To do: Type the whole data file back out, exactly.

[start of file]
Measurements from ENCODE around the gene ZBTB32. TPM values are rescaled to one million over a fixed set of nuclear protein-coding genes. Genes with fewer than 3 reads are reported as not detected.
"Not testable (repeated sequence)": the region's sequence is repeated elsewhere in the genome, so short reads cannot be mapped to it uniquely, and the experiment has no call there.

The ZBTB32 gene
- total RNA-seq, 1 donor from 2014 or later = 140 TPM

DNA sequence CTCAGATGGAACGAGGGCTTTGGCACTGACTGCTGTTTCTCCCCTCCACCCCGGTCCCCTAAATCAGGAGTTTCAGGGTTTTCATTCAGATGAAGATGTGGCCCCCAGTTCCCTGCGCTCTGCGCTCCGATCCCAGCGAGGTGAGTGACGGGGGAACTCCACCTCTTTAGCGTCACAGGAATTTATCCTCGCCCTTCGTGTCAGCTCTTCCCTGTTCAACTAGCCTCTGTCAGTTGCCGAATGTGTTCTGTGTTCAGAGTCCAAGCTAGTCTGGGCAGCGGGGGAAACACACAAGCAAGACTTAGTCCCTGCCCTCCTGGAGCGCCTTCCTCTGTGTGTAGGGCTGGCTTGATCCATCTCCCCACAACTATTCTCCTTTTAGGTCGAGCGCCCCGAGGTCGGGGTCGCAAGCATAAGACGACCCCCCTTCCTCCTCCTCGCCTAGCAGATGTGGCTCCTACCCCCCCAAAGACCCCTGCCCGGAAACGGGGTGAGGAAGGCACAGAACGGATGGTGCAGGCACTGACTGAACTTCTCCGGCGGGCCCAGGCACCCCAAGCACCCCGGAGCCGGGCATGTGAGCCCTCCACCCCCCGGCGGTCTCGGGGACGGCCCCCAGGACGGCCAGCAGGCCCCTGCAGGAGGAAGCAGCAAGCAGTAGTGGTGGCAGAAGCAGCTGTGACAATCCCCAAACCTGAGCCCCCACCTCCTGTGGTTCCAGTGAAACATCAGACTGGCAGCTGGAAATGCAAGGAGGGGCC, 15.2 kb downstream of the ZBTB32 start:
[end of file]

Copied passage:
Measurements from ENCODE around the gene ZBTB32. TPM values are rescaled to one million over a fixed set of nuclear protein-coding genes. Genes with fewer than 3 reads are reported as not detected.
"Not testable (repeated sequence)": the region's sequence is repeated elsewhere in the genome, so short reads cannot be mapped to it uniquely, and the experiment has no call there.

The ZBTB32 gene
- total RNA-seq, 1 donor from 2014 or later = 140 TPM

DNA sequence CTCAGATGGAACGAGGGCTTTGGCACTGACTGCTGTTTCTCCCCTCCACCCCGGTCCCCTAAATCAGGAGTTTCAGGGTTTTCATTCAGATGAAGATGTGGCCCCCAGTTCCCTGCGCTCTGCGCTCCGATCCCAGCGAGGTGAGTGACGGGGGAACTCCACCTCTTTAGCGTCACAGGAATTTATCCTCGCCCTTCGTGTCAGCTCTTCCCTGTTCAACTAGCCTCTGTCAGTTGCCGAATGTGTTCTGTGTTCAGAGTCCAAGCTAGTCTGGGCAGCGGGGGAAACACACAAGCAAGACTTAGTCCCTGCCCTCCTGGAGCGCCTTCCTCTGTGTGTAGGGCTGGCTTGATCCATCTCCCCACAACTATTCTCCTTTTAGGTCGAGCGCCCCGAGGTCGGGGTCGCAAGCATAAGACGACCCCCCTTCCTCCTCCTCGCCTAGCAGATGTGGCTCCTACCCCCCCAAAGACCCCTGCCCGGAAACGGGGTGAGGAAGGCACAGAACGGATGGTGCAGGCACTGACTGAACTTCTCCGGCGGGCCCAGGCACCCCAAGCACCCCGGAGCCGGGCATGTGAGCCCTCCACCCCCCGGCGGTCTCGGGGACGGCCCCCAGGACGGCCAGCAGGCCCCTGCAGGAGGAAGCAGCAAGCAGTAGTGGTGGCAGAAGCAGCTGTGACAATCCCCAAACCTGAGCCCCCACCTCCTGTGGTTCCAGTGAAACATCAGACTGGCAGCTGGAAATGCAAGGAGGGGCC, 15.2 kb downstream of the ZBTB32 start: